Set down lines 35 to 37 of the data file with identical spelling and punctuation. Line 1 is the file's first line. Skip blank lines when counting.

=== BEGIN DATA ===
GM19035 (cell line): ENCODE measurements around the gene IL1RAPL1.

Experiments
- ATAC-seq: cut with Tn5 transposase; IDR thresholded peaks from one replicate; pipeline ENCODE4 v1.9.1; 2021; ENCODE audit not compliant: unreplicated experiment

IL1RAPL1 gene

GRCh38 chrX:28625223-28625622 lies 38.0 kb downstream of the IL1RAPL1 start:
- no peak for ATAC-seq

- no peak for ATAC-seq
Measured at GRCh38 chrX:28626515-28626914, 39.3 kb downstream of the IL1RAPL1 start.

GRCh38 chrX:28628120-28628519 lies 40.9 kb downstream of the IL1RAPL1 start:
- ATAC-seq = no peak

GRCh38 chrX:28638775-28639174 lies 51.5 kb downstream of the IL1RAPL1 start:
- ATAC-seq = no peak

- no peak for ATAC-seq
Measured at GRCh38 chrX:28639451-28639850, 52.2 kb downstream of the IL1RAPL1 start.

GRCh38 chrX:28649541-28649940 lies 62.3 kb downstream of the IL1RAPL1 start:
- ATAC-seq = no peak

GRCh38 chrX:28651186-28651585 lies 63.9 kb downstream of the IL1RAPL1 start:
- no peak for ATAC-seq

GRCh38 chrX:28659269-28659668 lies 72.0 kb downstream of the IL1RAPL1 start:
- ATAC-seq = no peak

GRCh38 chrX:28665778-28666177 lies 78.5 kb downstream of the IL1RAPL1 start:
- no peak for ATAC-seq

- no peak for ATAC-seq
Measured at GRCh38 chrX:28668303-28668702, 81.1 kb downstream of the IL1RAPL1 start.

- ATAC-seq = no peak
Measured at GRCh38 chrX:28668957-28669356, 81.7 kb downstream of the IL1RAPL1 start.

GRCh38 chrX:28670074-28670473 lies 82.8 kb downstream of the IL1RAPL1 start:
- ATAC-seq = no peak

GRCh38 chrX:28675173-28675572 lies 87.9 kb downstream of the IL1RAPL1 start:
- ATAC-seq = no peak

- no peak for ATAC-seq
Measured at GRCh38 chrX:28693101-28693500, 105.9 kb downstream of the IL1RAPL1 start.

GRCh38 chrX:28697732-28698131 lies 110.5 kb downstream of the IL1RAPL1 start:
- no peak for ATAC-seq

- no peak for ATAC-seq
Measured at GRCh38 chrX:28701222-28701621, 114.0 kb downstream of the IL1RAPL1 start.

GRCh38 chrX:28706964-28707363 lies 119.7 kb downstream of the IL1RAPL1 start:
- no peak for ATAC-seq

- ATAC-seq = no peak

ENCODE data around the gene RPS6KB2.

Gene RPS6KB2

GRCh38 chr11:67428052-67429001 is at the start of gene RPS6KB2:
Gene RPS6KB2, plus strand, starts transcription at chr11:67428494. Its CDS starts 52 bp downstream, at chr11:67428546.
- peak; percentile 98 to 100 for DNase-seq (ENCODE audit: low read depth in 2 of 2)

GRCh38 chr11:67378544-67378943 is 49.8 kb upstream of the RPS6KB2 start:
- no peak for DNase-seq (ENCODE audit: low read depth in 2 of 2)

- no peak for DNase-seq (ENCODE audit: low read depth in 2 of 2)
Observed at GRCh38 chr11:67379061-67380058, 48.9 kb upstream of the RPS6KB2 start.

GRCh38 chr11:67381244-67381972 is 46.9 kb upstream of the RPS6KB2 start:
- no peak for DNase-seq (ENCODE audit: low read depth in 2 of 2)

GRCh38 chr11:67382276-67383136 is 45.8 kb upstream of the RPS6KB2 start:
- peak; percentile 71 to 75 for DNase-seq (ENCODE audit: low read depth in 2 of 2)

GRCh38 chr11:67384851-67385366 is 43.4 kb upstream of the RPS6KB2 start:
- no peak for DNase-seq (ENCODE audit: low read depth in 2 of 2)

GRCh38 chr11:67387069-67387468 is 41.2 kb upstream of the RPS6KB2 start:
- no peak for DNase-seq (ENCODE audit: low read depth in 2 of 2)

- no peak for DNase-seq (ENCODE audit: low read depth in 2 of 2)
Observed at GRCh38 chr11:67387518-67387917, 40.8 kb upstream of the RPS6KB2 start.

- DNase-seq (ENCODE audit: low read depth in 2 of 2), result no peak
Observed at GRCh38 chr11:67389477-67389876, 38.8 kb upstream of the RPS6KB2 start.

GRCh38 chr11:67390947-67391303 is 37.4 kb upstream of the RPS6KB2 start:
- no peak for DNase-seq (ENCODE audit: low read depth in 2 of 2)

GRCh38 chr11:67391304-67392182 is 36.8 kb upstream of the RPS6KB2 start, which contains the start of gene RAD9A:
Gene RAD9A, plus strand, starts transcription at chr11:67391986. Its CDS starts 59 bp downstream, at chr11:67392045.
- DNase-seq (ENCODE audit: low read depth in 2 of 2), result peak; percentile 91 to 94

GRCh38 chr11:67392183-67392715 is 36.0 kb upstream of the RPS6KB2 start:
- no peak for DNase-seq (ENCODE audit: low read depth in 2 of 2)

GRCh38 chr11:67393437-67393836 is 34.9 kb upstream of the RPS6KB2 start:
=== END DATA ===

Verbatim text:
- no peak for ATAC-seq
Measured at GRCh38 chrX:28701222-28701621, 114.0 kb downstream of the IL1RAPL1 start.

GRCh38 chrX:28706964-28707363 lies 119.7 kb downstream of the IL1RAPL1 start: